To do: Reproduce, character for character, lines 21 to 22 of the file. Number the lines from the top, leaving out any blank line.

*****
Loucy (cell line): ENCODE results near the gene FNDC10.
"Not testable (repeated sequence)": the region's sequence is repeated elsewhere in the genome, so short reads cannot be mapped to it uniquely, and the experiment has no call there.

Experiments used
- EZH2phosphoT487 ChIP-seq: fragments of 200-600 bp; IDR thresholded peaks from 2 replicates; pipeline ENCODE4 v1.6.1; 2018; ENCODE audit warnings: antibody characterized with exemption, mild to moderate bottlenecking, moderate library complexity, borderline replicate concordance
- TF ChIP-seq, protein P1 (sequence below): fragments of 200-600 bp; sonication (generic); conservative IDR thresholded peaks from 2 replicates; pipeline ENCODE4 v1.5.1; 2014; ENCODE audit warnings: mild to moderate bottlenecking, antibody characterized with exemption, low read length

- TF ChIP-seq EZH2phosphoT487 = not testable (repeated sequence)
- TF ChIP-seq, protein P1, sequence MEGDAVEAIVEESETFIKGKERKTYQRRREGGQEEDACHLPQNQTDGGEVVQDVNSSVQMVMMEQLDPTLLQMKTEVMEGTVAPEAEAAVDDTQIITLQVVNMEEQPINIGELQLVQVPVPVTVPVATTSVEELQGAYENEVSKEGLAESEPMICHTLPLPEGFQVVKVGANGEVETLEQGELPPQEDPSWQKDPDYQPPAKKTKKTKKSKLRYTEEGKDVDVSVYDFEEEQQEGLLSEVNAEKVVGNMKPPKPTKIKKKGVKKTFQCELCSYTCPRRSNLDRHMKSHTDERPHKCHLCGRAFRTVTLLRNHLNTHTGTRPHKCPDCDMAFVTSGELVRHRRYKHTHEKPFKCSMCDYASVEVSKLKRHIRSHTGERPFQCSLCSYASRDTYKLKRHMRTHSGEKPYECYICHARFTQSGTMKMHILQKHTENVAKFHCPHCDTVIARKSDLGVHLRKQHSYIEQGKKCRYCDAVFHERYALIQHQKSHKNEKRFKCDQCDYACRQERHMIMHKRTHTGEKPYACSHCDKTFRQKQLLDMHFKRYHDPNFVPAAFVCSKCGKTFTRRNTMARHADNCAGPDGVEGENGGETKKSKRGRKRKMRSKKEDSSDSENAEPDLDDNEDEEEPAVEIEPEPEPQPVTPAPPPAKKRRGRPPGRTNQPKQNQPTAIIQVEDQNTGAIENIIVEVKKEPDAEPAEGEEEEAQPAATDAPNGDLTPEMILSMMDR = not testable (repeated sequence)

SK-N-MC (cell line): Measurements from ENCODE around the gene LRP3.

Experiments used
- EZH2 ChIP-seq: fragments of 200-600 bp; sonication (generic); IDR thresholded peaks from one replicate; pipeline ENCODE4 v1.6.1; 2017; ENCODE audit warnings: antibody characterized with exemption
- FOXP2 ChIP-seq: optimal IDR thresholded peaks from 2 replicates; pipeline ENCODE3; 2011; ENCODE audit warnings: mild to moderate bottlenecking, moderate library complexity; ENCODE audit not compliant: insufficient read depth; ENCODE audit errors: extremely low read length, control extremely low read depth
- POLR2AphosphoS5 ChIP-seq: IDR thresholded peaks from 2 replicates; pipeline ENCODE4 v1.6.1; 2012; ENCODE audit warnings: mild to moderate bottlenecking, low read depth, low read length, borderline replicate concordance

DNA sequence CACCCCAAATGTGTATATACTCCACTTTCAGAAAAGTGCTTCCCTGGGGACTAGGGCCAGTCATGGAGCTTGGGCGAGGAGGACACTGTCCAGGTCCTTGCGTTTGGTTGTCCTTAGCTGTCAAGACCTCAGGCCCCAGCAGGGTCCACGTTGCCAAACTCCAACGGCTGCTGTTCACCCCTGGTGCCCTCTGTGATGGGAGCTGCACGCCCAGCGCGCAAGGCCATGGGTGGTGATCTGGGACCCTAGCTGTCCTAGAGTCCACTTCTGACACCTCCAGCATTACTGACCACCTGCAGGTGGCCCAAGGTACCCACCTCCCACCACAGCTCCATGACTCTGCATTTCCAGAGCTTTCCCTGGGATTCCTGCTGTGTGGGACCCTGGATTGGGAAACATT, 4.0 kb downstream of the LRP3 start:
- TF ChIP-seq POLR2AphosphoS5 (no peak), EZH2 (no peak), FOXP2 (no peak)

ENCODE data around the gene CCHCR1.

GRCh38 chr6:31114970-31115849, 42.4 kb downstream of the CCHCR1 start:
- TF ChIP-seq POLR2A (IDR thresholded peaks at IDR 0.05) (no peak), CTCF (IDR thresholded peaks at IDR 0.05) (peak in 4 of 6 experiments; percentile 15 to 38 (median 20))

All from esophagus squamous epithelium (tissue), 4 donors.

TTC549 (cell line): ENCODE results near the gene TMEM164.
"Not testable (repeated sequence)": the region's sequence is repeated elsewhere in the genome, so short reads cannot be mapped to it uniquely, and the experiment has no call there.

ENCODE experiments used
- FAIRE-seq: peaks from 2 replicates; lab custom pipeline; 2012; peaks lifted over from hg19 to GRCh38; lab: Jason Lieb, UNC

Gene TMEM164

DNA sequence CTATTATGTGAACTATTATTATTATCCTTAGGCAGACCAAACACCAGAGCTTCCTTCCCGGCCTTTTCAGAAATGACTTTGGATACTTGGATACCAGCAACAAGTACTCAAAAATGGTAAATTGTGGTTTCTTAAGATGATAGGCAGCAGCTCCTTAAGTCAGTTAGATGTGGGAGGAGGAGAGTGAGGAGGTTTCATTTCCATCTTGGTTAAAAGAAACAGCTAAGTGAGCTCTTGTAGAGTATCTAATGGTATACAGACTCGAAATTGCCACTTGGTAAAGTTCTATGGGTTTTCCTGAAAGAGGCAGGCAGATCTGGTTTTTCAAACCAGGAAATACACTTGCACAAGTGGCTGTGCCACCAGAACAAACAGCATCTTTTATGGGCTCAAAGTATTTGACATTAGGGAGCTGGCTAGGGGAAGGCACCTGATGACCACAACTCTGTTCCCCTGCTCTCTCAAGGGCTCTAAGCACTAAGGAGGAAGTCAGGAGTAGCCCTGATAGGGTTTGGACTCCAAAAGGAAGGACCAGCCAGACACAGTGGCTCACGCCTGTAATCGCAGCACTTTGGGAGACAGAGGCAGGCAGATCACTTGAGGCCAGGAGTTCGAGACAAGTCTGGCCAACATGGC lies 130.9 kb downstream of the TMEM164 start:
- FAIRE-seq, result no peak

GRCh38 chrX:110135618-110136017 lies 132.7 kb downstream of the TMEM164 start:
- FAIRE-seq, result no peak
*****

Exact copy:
ENCODE experiments used
- FAIRE-seq: peaks from 2 replicates; lab custom pipeline; 2012; peaks lifted over from hg19 to GRCh38; lab: Jason Lieb, UNC